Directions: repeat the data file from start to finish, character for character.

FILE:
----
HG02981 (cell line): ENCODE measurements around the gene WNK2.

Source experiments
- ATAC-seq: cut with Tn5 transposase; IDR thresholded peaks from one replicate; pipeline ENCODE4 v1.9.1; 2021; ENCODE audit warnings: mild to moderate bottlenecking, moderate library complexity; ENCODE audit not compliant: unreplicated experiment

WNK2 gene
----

HG02981 (cell line): ENCODE measurements around the gene WNK2.

Source experiments
- ATAC-seq: cut with Tn5 transposase; IDR thresholded peaks from one replicate; pipeline ENCODE4 v1.9.1; 2021; ENCODE audit warnings: mild to moderate bottlenecking, moderate library complexity; ENCODE audit not compliant: unreplicated experiment

WNK2 gene